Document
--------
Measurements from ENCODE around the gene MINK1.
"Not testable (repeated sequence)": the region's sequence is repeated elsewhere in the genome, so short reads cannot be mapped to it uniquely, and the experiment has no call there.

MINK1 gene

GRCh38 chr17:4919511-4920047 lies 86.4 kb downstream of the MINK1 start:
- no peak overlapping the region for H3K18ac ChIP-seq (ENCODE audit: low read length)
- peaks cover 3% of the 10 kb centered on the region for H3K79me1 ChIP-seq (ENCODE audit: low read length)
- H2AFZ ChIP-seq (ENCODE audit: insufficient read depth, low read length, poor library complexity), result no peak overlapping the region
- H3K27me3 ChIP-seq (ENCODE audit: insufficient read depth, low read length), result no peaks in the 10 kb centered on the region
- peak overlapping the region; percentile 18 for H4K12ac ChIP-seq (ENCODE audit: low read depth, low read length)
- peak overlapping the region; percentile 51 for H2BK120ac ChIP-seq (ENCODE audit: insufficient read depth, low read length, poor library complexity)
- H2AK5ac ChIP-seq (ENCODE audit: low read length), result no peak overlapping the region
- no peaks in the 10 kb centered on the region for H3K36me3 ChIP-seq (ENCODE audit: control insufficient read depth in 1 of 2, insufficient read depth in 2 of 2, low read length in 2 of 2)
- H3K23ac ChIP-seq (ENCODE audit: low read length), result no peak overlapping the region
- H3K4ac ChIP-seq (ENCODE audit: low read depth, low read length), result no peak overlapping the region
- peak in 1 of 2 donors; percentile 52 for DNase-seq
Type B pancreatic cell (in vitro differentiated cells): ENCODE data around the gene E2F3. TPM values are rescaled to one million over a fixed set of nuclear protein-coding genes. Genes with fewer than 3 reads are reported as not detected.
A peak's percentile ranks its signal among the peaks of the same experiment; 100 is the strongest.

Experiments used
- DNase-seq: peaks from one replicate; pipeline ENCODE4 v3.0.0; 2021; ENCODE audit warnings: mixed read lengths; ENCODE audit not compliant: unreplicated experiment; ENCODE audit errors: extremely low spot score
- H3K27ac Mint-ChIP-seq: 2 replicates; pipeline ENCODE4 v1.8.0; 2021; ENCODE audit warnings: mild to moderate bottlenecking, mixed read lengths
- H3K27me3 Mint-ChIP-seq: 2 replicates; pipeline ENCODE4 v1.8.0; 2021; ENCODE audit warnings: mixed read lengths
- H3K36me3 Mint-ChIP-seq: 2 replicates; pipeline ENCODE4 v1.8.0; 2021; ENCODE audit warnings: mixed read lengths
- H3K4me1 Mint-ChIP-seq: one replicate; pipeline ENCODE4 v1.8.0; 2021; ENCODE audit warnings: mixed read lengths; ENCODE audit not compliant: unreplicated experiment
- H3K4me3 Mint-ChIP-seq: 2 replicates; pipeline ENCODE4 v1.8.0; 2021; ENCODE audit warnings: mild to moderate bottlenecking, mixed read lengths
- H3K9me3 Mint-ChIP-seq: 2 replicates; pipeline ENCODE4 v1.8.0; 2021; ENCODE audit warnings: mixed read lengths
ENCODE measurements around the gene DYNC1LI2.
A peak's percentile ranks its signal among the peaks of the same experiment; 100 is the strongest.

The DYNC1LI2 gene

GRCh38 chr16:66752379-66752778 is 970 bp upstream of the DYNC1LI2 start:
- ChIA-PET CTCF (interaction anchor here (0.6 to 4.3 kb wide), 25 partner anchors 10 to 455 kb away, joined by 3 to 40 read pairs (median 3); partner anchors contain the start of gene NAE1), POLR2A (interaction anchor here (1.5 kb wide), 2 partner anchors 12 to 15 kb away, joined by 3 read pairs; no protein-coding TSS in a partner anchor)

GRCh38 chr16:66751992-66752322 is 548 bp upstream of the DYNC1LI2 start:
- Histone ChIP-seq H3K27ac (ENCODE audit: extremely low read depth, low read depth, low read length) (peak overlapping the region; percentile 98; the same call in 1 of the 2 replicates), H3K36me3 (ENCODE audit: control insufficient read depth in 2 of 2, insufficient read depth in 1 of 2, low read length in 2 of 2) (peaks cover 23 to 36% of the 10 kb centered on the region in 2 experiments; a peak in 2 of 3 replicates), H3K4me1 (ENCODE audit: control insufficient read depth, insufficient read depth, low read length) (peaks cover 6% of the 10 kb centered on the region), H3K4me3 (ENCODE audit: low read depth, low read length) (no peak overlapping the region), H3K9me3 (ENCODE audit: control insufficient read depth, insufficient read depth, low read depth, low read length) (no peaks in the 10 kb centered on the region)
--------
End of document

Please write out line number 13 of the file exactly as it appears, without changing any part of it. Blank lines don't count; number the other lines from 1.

- H3K23ac ChIP-seq (ENCODE audit: low read length), result no peak overlapping the region